European finance ministers are due to meet ahead of Thursday’s EU summit to thrash out details for a single supervisory banking mechanism under the watchful eye of the European Central Bank.
It is part one of a three-part process to establish full banking union.
Daniel Gros, an economist with EPC, said: “The question is now, where you can install a second, new department in the central bank, so to speak, a second Euro Tower, which is completely separate from the first and also independent. It will be very difficult, because then the ECB will become two institutions.”
Last week ministers failed to reach an agreement and it is still unclear if the ECB will monitor all 6,000 banks in the eurozone or just the main players.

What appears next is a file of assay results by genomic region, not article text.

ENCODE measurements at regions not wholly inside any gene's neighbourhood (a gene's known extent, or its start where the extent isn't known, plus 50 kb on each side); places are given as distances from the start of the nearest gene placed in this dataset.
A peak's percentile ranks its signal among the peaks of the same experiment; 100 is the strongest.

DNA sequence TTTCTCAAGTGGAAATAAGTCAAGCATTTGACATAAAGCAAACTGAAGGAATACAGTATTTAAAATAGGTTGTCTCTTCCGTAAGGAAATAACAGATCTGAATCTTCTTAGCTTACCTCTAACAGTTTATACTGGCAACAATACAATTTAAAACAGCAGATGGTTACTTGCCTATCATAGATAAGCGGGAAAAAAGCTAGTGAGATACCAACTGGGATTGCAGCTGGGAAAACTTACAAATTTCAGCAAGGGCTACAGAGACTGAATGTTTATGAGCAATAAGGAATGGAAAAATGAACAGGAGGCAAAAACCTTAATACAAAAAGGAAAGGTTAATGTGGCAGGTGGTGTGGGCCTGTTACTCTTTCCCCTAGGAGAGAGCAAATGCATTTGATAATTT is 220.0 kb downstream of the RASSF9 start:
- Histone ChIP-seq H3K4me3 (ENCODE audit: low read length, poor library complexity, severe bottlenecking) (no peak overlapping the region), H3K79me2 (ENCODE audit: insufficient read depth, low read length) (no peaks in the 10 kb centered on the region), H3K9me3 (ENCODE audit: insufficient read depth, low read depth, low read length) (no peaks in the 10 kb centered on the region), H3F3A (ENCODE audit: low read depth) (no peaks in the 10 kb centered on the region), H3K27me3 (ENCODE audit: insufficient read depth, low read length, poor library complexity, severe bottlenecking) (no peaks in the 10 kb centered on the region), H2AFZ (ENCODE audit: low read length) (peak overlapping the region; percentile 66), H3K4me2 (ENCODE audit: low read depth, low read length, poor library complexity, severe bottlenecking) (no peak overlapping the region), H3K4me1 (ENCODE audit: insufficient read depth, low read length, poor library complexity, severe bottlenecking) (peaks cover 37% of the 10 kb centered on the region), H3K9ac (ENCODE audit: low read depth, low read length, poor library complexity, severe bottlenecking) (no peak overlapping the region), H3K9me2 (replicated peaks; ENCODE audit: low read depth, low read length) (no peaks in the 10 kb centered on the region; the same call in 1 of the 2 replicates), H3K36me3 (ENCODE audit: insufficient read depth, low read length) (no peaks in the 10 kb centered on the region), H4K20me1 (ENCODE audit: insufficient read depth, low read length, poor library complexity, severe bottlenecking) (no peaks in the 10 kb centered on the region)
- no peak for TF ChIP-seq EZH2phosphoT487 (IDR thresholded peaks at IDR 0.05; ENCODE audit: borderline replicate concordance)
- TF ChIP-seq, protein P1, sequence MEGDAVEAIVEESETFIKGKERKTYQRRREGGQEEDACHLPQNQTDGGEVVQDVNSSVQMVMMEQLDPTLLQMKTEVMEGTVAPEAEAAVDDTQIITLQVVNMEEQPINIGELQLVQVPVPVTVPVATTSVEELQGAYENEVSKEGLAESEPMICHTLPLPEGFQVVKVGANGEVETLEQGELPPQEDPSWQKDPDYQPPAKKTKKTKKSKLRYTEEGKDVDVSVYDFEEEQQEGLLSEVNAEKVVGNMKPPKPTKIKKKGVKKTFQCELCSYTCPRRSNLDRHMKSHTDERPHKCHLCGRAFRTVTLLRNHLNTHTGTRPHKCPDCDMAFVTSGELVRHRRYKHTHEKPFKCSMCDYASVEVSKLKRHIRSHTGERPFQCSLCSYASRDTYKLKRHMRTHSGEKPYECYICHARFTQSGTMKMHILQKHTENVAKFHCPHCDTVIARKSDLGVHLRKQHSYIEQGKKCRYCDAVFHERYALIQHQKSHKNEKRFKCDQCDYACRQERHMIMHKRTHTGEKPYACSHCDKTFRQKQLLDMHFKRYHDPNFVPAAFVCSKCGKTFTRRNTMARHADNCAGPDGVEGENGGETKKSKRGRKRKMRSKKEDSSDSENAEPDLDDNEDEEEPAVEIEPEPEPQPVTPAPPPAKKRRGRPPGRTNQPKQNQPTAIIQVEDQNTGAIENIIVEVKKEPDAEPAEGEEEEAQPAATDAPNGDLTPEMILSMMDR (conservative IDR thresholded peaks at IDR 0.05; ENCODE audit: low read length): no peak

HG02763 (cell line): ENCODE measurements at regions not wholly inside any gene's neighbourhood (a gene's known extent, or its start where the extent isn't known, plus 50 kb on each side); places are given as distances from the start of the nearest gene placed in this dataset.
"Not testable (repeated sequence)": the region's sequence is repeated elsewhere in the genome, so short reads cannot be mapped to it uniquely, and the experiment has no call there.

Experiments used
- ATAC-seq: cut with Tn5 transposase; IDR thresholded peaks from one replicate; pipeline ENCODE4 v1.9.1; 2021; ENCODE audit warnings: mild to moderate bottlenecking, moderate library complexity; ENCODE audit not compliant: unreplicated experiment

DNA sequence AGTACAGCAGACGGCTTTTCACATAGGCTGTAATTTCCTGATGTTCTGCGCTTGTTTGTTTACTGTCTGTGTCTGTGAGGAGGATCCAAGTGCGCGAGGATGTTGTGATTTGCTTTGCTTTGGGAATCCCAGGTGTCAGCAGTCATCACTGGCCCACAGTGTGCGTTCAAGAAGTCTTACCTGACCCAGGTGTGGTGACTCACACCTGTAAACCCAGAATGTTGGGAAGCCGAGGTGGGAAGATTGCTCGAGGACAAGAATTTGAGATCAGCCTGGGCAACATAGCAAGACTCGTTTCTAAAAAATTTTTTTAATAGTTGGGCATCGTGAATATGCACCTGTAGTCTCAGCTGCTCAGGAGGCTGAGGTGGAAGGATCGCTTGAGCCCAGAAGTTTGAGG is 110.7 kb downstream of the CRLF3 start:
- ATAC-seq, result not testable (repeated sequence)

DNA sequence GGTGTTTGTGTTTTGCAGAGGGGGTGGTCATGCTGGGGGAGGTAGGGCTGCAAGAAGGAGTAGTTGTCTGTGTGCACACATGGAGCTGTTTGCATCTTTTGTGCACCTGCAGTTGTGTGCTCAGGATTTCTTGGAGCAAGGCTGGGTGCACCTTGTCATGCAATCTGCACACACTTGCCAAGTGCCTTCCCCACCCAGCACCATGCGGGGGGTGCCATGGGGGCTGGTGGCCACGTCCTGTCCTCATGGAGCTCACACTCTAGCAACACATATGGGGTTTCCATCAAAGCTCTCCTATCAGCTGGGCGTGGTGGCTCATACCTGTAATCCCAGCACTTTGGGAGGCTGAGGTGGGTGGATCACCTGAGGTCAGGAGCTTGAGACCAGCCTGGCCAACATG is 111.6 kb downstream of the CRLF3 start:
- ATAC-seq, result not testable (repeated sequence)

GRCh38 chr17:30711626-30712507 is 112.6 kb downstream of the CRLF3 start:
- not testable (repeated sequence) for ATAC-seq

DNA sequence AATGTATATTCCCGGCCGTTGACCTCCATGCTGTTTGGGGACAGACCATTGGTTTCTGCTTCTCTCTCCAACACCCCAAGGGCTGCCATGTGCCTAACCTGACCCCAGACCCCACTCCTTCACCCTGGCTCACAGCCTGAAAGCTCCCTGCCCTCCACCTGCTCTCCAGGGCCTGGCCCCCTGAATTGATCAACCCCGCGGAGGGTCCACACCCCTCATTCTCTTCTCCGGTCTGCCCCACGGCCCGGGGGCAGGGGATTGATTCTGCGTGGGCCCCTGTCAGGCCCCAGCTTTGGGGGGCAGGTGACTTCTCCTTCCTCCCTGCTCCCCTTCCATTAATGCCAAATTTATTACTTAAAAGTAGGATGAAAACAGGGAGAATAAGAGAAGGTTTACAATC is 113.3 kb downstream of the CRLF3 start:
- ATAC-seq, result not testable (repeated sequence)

Gros said: “It is likely that the ECB will engage only with the larger institutions and that it will delegate responsibility in part to national supervisory authorities to monitor the other banks. The most important thing is that the ECB always knows what’s really going on.”
Once the legal framework is in place the ECB will begin its new role and that will take up to a year before the process is complete.
Our correspondent Rudolf Herbert in Brussels says:
“It will not be a drama if the finance ministers once again fail to reach agreement on all issues. Because common banking supervision is key to stabilise the euro. The euro zone cannot afford another diluted compromise in a time of economic crisis.”